Today’s the last day for Crikey subscribers to get their entries
in in the competition that’s put a sleeper hold on the nation – coining a ring name
for the nation’s number one wrestling fan
Treasurer Peter Costello.

We have
three World Wrestling Entertainment DVDs provided by the Shock Entertainment
Group for the best entries to [email protected]. Tony Abbott might have an Oxford boxing blue, but the
Treasurer wants to be Andre the Giant.

Somehow we don’t thing he’ll go for this
suggestion – Deputy Dawg.

And the fresh angles on wrestling and politics keep flooding in:

Trevor writes:

Just a quick note regarding the
wrestlers and Peter Costello’s memory of same. I’m 46 and was a regular
viewer of both the Saturday and Sunday wrestling on Channel 7 in the
1960’s. I have a memory of a wrestler with a name that was something
like “Chief White Wolf.” Maybe this guy is the reason for the mystery?

Bill C writes:
I
met Chief Little Wolf in Kerang in 1953 (and got his autograph), when
he was with Ashton’s Circus. I was 12 at the time. (The LeGarde Twins
were touring as well.) I remember him as a very kind and patient man,
whom we kids idolised, and who was happy for us to sit with him while
he regaled us with wrestling stories. We were all especially fascinated
by his famous ‘Indian death-lock’. Sadly, he was felled by a stroke. He
certainly didn’t wrestle in the 1960s, as Andrew Lewis (9 Nov)
suggests. Read all about him here.

Peter Barfoot writes:

I
saw Big Chief Little Wolf wrestle at the West Melbourne Stadium in the
late ’50s. His winning leghold was “The Indian Deathlock.” It was done
by him locking his legs on his opponent’s legs, and could not be broken.

Nerida Haycock writes:
Further to the comments regarding Big Chief Little Wolf: a quick Google of his name reveals details from our very own National Library of Australia.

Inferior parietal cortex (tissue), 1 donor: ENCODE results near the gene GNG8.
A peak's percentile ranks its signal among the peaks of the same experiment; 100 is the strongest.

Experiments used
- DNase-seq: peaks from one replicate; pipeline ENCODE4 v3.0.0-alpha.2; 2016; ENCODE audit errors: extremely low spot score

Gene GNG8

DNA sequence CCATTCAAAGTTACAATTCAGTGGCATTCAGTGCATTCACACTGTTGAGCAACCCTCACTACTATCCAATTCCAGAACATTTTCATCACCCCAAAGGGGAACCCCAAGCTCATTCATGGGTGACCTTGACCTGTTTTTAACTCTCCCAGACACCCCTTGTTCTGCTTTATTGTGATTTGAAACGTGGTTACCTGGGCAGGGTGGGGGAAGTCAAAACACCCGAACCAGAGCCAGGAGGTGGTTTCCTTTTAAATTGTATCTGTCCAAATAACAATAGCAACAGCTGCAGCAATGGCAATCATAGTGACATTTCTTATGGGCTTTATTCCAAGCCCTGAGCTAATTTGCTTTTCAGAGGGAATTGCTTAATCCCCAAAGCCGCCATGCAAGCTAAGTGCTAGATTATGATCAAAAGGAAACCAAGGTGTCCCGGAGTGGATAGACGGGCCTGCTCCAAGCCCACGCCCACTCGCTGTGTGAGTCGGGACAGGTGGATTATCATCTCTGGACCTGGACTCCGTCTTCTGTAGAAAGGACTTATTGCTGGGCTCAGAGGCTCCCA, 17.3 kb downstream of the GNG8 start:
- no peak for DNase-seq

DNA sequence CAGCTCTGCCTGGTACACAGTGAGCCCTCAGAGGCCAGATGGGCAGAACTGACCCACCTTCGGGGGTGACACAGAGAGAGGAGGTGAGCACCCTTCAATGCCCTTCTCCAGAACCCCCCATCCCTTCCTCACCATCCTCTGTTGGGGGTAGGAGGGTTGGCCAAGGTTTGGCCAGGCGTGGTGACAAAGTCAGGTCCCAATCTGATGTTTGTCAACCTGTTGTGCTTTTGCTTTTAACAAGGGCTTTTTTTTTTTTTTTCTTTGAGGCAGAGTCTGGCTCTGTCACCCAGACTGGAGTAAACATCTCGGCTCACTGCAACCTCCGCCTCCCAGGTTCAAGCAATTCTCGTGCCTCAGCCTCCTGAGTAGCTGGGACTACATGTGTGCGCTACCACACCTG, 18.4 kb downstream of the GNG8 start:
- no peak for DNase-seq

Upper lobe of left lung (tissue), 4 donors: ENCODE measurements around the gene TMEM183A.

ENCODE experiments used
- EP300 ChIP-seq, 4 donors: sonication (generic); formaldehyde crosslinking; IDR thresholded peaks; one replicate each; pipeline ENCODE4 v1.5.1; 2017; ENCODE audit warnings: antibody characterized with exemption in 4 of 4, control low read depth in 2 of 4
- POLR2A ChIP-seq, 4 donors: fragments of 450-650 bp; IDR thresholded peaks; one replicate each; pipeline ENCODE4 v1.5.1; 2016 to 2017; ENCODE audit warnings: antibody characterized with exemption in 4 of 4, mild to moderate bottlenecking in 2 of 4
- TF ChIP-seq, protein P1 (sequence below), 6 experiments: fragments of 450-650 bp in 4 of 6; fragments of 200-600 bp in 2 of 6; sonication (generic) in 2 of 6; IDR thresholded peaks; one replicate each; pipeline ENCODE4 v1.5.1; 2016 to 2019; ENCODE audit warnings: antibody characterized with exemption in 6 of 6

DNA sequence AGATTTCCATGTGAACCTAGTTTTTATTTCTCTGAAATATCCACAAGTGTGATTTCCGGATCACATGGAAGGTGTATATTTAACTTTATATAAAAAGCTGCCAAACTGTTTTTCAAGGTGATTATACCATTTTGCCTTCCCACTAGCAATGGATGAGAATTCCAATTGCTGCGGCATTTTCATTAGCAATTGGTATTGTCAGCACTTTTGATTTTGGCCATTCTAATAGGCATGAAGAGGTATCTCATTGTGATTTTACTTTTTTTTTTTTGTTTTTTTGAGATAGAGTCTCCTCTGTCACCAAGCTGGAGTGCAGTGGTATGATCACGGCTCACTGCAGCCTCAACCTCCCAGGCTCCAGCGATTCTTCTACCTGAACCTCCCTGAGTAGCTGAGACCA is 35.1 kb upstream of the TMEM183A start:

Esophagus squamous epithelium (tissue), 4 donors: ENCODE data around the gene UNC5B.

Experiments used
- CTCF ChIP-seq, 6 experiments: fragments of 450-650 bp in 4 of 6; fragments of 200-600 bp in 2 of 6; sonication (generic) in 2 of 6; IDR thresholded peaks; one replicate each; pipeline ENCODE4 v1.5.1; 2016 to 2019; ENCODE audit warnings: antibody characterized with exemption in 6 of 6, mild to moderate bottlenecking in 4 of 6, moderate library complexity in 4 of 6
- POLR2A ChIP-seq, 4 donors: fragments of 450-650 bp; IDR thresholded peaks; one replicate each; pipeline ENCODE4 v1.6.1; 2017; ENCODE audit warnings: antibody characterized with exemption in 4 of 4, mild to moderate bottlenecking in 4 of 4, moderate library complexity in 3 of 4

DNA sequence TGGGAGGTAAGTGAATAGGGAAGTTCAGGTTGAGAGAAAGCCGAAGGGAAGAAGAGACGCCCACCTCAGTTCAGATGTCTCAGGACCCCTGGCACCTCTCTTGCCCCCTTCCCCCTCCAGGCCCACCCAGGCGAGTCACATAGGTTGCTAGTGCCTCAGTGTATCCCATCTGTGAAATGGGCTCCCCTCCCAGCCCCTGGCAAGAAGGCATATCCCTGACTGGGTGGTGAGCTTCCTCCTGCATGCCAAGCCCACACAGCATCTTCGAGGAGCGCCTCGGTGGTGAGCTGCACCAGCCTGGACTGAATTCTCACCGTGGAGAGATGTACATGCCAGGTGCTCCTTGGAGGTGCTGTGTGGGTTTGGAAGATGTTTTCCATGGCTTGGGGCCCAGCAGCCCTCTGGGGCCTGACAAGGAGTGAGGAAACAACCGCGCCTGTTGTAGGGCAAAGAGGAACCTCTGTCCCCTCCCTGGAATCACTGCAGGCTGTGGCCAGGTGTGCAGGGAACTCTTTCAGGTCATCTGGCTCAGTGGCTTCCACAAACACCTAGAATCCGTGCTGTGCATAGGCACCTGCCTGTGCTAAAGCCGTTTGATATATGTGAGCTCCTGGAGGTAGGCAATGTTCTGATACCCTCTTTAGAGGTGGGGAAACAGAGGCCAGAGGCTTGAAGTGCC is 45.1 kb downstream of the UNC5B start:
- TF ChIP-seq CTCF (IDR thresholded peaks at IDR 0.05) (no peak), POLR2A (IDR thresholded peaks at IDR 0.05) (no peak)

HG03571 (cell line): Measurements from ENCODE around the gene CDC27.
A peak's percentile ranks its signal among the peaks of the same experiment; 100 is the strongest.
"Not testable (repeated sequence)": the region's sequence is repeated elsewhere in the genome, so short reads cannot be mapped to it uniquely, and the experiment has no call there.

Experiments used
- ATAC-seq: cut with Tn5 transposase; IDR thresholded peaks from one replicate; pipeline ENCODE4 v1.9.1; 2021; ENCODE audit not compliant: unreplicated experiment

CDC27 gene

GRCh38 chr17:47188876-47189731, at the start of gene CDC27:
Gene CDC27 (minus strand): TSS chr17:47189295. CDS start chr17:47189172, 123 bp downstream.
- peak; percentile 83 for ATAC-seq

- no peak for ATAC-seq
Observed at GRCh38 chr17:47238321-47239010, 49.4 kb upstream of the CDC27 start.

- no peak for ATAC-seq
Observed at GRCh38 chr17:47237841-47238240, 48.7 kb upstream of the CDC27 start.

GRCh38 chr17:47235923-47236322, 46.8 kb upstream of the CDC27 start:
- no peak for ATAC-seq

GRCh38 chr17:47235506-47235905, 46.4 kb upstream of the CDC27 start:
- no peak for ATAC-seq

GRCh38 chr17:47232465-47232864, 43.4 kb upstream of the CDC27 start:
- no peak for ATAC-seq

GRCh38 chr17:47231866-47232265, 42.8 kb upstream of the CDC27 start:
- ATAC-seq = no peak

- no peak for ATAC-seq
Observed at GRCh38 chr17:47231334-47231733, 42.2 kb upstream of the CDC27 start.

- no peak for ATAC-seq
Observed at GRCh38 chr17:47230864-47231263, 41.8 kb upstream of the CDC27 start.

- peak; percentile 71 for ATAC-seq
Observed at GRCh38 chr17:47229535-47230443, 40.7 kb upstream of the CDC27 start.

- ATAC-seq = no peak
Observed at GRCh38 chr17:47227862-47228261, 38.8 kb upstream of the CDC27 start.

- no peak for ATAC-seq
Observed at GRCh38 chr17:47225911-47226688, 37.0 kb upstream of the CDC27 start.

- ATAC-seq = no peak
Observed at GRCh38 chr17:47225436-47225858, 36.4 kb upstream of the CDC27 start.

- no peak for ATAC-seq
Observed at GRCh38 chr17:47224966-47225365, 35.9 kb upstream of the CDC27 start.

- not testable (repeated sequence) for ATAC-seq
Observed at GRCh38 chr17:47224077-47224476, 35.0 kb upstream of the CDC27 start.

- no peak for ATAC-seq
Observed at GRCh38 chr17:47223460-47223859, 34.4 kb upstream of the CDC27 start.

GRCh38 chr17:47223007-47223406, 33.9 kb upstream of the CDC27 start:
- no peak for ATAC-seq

MW writes:
Canberra
historian Barry York has written that: “(Big Chief) Little Wolf first
wrestled in Australia in 1937…he returned to wrestle again in 1939,
1940, 1941, 1947 and each year thereafter to 1958.” The Chief suffered
a stroke in 1958 which ended his ring career – Costello was born on
August 14th 1957. A quick perusal of Libnam Ayoub’s ‘100 Years of
Australian Professional Wrestling’ (an essential part of any
well-rounded bookshelf) suggests that the Treasurer could possibly be
confusing BCLW with later matmen like Chief Wahoo McDaniel (early
1970s), Chief Billy White Wolf (late 1960s), or if the young Cossie had
gender-confusion issues, even the divine Princess Little Cloud (mid
1960s; real name Dixie Jordan).

Mary McNamara writes:
Further
to the comments by Andrew Lewis and Ian Haig, I think you’ll find that
the ‘native American’ wrestler in the era of Brute Barnard, Mario
Milano, Tex McKenzie, etc in the 60s and 70s was Chief Billy White
Wolf. He was one of the good guys, and I think was famous for his
sleeper hold.

Andrew Dettmer writes:
It was
Chief Billy White Wolf (who I have it on good authority was a New York
Jew), or Chief Little Wolf. Billy was only here briefly in the 60s; but
Little settled in Australia and had a fast food van, which he used to
drive around the Bellarine Peninsula and sell his chiko rolls.
Unfortunately it was burnt out one night, and I think Little ended up
in a retirement village. So no, there was no “Big Chief Little Wolf”,
and both Andrew Lewis and the esteemed Treasurer are wrong.

Shane Maloney writes:
Perhaps
Ian Haig and Andrew Lewis could settle their wrestling differences in
the ring. Or they could read Barry York’s authoritative article on the
subject in last month’s edition of National Library of Australia News
– replete with photographs, swap cards, newscuttings and showbills from
the National Library collection. Maybe the NL should send Costello a
copy along with its next budget submission.